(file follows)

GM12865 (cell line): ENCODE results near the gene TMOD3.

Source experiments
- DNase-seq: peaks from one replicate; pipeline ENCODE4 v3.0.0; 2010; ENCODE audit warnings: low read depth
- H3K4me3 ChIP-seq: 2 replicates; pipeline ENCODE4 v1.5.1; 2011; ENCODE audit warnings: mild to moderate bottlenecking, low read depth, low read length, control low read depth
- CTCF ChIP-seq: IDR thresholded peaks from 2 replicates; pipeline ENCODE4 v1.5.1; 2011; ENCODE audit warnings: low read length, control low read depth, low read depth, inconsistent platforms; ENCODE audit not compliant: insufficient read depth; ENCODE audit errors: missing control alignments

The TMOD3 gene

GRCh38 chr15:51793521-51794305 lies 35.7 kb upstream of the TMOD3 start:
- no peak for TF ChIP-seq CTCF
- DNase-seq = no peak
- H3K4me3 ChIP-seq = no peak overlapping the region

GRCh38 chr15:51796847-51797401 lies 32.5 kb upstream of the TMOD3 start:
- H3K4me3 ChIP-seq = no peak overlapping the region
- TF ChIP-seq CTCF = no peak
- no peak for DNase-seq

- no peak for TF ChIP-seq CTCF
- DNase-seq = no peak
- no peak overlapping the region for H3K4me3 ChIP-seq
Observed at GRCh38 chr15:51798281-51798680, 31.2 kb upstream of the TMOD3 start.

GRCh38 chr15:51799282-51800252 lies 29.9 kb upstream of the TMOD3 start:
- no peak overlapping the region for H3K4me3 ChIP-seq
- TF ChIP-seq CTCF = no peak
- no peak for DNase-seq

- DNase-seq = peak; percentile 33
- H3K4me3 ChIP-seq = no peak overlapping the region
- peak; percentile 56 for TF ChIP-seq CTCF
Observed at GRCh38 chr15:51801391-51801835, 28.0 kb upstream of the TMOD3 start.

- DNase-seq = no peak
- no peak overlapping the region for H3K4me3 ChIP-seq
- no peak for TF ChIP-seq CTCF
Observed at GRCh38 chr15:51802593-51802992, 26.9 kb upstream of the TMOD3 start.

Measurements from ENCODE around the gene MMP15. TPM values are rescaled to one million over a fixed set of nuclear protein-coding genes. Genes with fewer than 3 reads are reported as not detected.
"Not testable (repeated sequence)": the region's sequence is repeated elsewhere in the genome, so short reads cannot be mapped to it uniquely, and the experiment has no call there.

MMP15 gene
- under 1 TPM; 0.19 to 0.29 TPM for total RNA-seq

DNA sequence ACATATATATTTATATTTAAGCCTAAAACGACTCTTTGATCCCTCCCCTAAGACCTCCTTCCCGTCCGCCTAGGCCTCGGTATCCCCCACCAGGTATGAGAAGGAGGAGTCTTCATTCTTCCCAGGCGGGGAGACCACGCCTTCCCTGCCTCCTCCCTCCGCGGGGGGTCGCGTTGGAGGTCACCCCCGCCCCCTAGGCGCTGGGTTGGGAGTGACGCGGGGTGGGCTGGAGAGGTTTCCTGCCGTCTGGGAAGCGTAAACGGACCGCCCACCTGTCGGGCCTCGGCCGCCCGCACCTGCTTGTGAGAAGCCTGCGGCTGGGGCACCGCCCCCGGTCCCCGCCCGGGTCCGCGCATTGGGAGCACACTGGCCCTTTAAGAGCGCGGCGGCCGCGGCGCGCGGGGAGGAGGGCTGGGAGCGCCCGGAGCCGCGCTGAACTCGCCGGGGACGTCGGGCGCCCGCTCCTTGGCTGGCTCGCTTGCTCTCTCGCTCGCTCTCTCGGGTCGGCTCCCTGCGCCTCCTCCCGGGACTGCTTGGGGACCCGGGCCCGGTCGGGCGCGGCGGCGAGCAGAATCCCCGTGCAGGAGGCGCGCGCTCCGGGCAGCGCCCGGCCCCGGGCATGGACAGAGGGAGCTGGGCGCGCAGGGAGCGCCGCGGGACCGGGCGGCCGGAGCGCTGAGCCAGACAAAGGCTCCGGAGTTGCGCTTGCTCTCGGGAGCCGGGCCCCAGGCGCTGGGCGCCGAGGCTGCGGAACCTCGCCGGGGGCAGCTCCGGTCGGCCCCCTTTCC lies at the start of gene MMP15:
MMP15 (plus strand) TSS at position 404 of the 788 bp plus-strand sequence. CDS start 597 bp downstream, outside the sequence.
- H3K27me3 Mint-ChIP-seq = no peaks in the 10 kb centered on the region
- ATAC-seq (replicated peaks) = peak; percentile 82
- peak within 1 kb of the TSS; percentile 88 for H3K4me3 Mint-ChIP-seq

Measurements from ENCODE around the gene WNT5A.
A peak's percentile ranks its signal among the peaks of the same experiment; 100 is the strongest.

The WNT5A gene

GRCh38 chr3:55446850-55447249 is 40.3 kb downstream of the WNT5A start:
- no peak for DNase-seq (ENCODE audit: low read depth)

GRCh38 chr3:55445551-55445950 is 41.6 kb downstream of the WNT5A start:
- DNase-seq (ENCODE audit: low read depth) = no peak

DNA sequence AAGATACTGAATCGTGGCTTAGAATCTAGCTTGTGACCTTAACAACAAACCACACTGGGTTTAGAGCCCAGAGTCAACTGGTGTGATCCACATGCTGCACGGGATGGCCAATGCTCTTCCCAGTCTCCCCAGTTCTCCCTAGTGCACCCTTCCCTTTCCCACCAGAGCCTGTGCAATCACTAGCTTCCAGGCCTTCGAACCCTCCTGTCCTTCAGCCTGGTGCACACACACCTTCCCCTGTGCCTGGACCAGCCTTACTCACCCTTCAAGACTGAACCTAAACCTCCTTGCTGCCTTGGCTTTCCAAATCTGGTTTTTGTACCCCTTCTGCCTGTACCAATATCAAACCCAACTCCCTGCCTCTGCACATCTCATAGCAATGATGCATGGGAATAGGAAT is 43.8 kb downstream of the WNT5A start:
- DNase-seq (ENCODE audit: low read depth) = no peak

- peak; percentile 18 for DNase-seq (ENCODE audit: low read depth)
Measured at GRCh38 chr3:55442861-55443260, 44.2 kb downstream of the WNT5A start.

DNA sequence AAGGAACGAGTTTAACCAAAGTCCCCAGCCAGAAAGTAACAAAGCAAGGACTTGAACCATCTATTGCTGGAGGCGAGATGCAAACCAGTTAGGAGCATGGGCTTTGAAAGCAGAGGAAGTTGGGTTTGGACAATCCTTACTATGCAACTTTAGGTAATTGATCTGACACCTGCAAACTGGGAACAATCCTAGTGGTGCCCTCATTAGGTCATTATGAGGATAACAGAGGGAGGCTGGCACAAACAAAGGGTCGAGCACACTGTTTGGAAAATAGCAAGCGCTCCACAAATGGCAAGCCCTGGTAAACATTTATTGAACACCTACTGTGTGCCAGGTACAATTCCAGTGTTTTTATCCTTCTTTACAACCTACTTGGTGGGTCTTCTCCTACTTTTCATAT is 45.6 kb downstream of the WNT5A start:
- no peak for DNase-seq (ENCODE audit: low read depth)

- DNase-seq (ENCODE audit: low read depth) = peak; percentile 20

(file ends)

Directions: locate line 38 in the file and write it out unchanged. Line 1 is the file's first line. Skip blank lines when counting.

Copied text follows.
- ATAC-seq (replicated peaks) = peak; percentile 82